An increasing number of newborn children in Vietnam have immensely benefited from lifesaving breast milk shared on social networks by complete strangers over recent years.
The infants were born premature, are allergic to milk available at the market, or have lost their mother to medical complications.
Nguyen Anh Quy, 31, a resident in Tan Phu District, Ho Chi Minh City posted a notice on a milk-sharing forum with a membership of over 4,000 to donate her breast milk to other women in need.
She shared she had more than enough milk for her 20-day-old baby, and was willing to give others two liters of her own milk every day.
Quy chose to give her milk to a father whose newborn was kept in intensive care at a hospital located approximately four kilometers from her home.
“The short distance guarantees the milk stays fresh and is hygienically ensured,” she explained.
The husband traveled to Quy’s place every day for several days and stored three or four packs of her fresh milk in a thermos container.
Pham Ngoc Oanh, 29, who was nursing her two-month-old daughter, also donated her milk to other desperate mothers.
Over a month later, the little girl received milk from three different ‘mothers.’
Due to the generosity of the forum members, Oanh now has enough of her own milk to feed her baby.
An increasing number of mothers have sought milk from the online communities and Vietnam’s first human milk bank despite initial hygienic concerns.
The baby of Tran Thi Hoai Thuong, from Da Nang, survived his first days on the milk from the milk bank, established in February 2017 by the municipal Obstetrics and Pediatrics Hospital.
The bank is expected to store enough breast milk to help feed between 3,000 and 4,000 premature or diseased infants across Da Nang and Vietnam every year.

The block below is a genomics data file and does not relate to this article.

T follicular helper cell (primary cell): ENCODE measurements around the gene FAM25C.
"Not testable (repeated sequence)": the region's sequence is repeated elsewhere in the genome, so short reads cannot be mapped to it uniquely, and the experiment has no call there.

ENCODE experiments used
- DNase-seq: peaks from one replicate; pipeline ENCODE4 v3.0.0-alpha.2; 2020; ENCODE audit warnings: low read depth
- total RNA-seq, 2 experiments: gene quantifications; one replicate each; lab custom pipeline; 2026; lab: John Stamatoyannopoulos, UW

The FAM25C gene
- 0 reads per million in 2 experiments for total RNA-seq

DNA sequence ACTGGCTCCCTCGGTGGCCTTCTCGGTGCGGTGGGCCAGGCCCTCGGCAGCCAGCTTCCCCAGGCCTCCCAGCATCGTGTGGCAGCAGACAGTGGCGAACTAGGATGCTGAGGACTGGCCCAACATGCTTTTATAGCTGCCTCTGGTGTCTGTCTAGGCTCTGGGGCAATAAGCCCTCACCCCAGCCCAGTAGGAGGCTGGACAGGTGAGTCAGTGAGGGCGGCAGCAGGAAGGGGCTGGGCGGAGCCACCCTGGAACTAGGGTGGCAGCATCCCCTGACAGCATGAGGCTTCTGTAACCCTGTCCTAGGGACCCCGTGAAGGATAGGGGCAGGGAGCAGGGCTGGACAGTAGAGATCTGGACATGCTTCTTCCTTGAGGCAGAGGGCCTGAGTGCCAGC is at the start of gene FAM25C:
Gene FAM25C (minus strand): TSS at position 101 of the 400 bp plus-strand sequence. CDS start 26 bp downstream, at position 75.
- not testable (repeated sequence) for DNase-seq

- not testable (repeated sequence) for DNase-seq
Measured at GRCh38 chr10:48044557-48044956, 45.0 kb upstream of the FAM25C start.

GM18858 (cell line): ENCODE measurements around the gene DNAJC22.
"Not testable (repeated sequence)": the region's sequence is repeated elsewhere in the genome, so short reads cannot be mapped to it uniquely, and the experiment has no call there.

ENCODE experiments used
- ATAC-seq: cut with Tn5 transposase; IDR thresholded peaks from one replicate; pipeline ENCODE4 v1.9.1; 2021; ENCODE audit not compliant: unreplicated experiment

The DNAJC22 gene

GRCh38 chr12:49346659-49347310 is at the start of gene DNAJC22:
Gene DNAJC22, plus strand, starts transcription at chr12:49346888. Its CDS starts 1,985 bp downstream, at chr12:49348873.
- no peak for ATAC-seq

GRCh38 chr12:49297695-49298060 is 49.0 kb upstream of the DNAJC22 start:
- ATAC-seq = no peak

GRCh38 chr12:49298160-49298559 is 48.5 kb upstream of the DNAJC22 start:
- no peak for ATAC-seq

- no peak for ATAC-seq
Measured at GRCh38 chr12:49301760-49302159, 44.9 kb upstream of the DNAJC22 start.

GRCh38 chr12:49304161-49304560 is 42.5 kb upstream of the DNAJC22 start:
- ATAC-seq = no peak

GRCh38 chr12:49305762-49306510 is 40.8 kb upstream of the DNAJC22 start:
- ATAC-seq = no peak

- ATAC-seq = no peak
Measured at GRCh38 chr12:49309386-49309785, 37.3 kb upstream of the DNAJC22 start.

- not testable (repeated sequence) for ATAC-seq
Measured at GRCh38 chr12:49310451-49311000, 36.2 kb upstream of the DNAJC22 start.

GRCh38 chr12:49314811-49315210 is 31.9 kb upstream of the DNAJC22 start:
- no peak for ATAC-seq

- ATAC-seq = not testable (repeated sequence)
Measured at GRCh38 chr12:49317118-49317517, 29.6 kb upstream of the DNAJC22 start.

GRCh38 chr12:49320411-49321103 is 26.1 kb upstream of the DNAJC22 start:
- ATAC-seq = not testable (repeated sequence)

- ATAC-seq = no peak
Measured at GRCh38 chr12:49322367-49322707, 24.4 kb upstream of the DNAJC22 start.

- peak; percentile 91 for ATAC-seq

The milk supply is donated by healthy mothers across the country and is pasteurized and tested for diseases before being kept in sanitized storage for future use.
“My baby, born around 2.5 months premature, failed to cry and weighed merely 800g upon delivery. The nurses carried him away instantly,” Thuong recalled.
Thanks to the medical staff’s counseling and support, the young mother managed to yield her own milk and even donated her breast milk to the bank.
Thuong has acquired useful tips on how to collect and store breast milk properly and has so far contributed over 50 liters of her own milk to the bank.
|An expert provides instructions on how to collect breast milk at the Da Nang Pediatrics and Obstetrics Hospital's human milk bank. Photo: Tuoi Tre|
Since launching nine months ago, more than 2,300 babies, including motherless newborns and those with no access to breast milk have thrived on a total of over 1,350 liters of the milk donated by 147 mothers.
According to Dr. Tran Thi Hoang, deputy director of the Da Nang Obstetrics and Pediatrics Hospital and head of the milk bank, funding comes from Margaret A. Cargill and Bill & Melinda Gates Foundations, which aim to promote breastfeeding in Vietnam by providing lactation support for Vietnamese mothers.
Technical support for the international-standard milk bank is provided by global health innovation organization PATH and the Alive & Thrive initiative funded by the Bill & Melinda Gates Foundation and the governments of Canada and Ireland.
Medical staff at the facility are professionally trained and equipped with modern tools to guarantee correct operations and the safety of its milk supply.
“Without insurance coverage, families must pay a certain sum for access to the invaluable nutrients, which is also one of our prime concerns,” Dr. Hoang said.
The Alive & Thrive initiative is currently working with partners to expand the model to other cities and provinces, with Tu Du Hospital, an established obstetrics infirmary in Ho Chi Minh City, to be next on the line.
Dr. Nguyen Thi Tu Anh, head of Tu Du Hospital’s neonatal department, revealed the facility had long intended to set up such a milk bank.
The infirmary welcomes more than 65,000 newborns each year, with over 15 percent suffering from premature delivery, birth defects and respiratory problems.
These children are in dire need of breast milk, which optimizes digestion and disease prevention.
More than half of the prematurely delivered newborns lack access to breast milk during their time at the hospital.
Dr. Anh stressed the need on strictly adopting hygienic procedures in collecting breast milk to minimize risks of infantile disease contraction.
Newborns drinking bottled breast milk are not able to fully develop their senses or IQ at the same rate as their breastfed peers.
Frozen breast milk also has a lower content of fat, vitamin C, antibody and fat digesting enzymes, Dr. Anh noted.